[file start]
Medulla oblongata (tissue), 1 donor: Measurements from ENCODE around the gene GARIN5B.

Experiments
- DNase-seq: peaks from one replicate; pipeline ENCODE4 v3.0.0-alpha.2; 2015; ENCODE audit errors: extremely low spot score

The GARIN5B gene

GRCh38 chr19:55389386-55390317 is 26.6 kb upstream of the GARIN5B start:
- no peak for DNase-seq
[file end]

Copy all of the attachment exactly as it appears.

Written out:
Medulla oblongata (tissue), 1 donor: Measurements from ENCODE around the gene GARIN5B.

Experiments
- DNase-seq: peaks from one replicate; pipeline ENCODE4 v3.0.0-alpha.2; 2015; ENCODE audit errors: extremely low spot score

The GARIN5B gene

GRCh38 chr19:55389386-55390317 is 26.6 kb upstream of the GARIN5B start:
- no peak for DNase-seq